And last but actually First the Lord Himself…
Mr. Deity, AKA “El“, AKA the very funny Brian Keith Dalton. If you don’t know who Mr. Deity is, go right now to his YouTube channel and start with episode one. See also the official Mr. Deity website.
The end of the conference came late Sunday afternoon just as a partial solar eclipse started and the organizers had two telescopes set up with special filters to allow us to safely view it. One of the scopes just showed the sun as a white disk with the moon cutting into it but the other actually allowed you to just make out the filaments of the many loops, flares and prominences in the corona of the sun. I have seen many pictures and films of these phenomena before but this was the first time I actually saw them with my own eyes. Incredible.
Once again I have a really great time and all the people I talked to, especially those at our table were a lot of fun. Thanks to Aaron for organizing our contingent and to the other members of our group for being such good company! My only regret is I got a bit distracted and got out of there kind of quickly at the end and didn’t get a chance to say a proper goodbye to them or to my friend and colleague Barbara Forrest (who was one of the speakers). Hopefully I’ll get to see them all again soon.
If you’re interested you can watch a streaming video or buy a DVD of the event from the O. C. Freethought Alliance (look for the guy in a black t-shirt with the long hair near the front) and if you live in the area consider attending the 4th Annual O. C. Freethought Alliance Conference in 2013. You just might see me there in person.
I will be attending the Third Annual Orange County Freethought Alliance Conference this weekend and am looking forward to meeting people whose work I have admired (Aron Ra, Mr. Deity) as well as getting a chance to see friends and colleagues I’ve met in the past (Michael Shermer, Barbara Forrest). And on off chance any of my readers are attending, I hope to get a change to met you to. Just look for the guy with long hair and a goatee, that isn’t Aron Ra (see his pic below).
Hopefully I’ll have some photographic evidence of event to share with everyone next week.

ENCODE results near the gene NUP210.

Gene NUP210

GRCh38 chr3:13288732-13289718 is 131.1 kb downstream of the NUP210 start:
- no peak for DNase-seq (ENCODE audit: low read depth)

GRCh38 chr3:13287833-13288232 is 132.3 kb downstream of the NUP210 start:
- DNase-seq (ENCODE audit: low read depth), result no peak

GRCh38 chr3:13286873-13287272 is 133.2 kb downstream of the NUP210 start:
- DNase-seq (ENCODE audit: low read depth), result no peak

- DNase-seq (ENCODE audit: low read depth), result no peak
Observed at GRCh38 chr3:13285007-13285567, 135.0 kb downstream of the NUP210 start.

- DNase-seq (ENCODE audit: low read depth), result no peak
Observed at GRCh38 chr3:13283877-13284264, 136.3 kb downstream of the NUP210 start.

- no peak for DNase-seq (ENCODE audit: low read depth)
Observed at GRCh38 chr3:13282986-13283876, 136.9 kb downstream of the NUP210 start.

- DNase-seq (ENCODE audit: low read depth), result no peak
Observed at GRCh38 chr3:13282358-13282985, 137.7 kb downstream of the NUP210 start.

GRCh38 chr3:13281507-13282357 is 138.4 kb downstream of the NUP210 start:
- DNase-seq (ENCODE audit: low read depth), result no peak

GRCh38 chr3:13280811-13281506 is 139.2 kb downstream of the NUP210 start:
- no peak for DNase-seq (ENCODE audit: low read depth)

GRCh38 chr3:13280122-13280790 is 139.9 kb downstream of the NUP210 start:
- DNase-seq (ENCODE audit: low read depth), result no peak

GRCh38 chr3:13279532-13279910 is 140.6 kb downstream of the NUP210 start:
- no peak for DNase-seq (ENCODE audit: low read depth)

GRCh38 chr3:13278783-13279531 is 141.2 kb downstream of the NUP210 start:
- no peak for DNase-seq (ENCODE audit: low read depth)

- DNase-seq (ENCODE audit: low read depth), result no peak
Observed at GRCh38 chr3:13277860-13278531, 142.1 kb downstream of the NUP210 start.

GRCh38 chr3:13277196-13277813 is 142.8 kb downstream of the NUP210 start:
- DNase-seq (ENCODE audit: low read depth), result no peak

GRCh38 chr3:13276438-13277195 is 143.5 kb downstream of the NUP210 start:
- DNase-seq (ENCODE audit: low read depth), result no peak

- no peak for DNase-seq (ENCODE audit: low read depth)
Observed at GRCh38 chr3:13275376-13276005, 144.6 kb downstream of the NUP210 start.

Homeopathy: Not even snake-oil (because snake-oil contains more than just water).
Magician and skeptic James Randi, a long time hero of mine has, at 81, come out as a gay man. He has been ‘out’ to his friends and close colleagues forever, and I must admit to not being terribly surprised myself (I picked up on a few hints here and there that made me suspect that it might be the case).
He doesn’t want to make a big deal out it, and I don’t see why anyone else should.
As I said he has been a long time hero of mine in the fight against what he amusingly calls “woo-woo” (paranormal & pseudoscientific claims) and his being gay does absolutely nothing to diminish my admiration for him and the work he has done.
For more on Randi and his work check out the James Randi Educational Foundation.
Learn it, know it, live it!
Dr. Rupert Sheldrake, purveyor of pseudoscientific silliness (or “woo” as James Randi likes to call it) like telepathy in animals, was stabbed in the leg at a medical conference in Santa Fe NM yesterday, apparently by some guy from Japan. The injury was not life threatening, and his attacker was arrested.
Talk about negative vibes!
Sheldrake’s big idea is something called “morphic resonance“. The idea is that all living things are connected together by a telepathic internet of sorts. And yet the news report (linked above) refers to him as “a world renowned behavioral scientist”, yeah right.
Update: Here is a more detailed story from the local paper (The New Mexican): “Police arrest suspect after attack at lecture“. Here’s a highlight:
Hirano [the attacker -TB] had been attending the 10th International Conference on Science and Consciousness. Other attendees said he had been acting oddly. They said he confronted Sheldrake earlier this week, telling him he heard voices and saw demons. Another featured speaker at the conference told the man he was “full of negative energy” and counseled him to “calm down,” said Evan Mecham, an attendee from Broomfield, Colo.
See, I told you negative energy (vibes) was involved…
Here are some skeptical links on Sheldrake and his claims:
Rupert’s Resonance by Michael Shermer
The Psychic Staring Effect by David F. Marks and John Colwell (CSICOP)
Sheldrake’s Back by James Randi